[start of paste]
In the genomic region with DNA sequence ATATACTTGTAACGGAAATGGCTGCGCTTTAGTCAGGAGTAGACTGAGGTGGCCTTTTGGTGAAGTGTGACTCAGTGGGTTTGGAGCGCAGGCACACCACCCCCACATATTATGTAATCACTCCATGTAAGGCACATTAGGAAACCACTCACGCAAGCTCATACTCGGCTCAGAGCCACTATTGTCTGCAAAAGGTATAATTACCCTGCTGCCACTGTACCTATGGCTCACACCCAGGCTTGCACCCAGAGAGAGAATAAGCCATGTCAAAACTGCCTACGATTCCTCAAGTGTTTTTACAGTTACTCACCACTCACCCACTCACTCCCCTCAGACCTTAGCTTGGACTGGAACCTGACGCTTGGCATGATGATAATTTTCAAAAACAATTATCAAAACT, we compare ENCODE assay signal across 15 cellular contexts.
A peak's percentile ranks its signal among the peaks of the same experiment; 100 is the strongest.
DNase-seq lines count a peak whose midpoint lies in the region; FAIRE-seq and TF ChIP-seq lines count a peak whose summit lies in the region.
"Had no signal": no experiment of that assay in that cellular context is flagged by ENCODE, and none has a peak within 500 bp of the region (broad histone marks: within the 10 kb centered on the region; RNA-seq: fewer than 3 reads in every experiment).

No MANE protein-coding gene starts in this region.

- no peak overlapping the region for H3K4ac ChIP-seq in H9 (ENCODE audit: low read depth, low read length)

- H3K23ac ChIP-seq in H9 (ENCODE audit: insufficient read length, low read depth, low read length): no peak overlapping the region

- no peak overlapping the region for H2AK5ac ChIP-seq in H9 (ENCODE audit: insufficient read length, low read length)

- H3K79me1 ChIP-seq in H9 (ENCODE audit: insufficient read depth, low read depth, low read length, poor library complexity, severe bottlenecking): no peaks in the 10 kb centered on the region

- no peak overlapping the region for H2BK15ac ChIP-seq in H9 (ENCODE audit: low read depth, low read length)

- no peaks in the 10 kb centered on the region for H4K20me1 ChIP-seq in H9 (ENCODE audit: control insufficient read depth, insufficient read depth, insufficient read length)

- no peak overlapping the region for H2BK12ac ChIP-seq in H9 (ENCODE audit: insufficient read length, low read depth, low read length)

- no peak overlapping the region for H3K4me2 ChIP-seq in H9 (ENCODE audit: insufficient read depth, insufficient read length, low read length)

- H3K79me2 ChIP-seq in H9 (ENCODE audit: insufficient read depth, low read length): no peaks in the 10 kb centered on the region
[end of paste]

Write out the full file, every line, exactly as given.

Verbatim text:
In the genomic region with DNA sequence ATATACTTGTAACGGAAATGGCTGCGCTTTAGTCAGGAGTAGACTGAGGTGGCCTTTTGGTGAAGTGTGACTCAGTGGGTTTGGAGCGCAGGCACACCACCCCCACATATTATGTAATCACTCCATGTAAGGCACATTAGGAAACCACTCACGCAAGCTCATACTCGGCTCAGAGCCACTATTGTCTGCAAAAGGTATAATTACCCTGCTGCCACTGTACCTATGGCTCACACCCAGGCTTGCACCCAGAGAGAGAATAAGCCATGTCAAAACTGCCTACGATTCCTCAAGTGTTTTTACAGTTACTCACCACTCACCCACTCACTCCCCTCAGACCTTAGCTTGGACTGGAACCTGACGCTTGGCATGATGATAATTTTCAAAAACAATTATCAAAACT, we compare ENCODE assay signal across 15 cellular contexts.
A peak's percentile ranks its signal among the peaks of the same experiment; 100 is the strongest.
DNase-seq lines count a peak whose midpoint lies in the region; FAIRE-seq and TF ChIP-seq lines count a peak whose summit lies in the region.
"Had no signal": no experiment of that assay in that cellular context is flagged by ENCODE, and none has a peak within 500 bp of the region (broad histone marks: within the 10 kb centered on the region; RNA-seq: fewer than 3 reads in every experiment).

No MANE protein-coding gene starts in this region.

- no peak overlapping the region for H3K4ac ChIP-seq in H9 (ENCODE audit: low read depth, low read length)

- H3K23ac ChIP-seq in H9 (ENCODE audit: insufficient read length, low read depth, low read length): no peak overlapping the region

- no peak overlapping the region for H2AK5ac ChIP-seq in H9 (ENCODE audit: insufficient read length, low read length)

- H3K79me1 ChIP-seq in H9 (ENCODE audit: insufficient read depth, low read depth, low read length, poor library complexity, severe bottlenecking): no peaks in the 10 kb centered on the region

- no peak overlapping the region for H2BK15ac ChIP-seq in H9 (ENCODE audit: low read depth, low read length)

- no peaks in the 10 kb centered on the region for H4K20me1 ChIP-seq in H9 (ENCODE audit: control insufficient read depth, insufficient read depth, insufficient read length)

- no peak overlapping the region for H2BK12ac ChIP-seq in H9 (ENCODE audit: insufficient read length, low read depth, low read length)

- no peak overlapping the region for H3K4me2 ChIP-seq in H9 (ENCODE audit: insufficient read depth, insufficient read length, low read length)

- H3K79me2 ChIP-seq in H9 (ENCODE audit: insufficient read depth, low read length): no peaks in the 10 kb centered on the region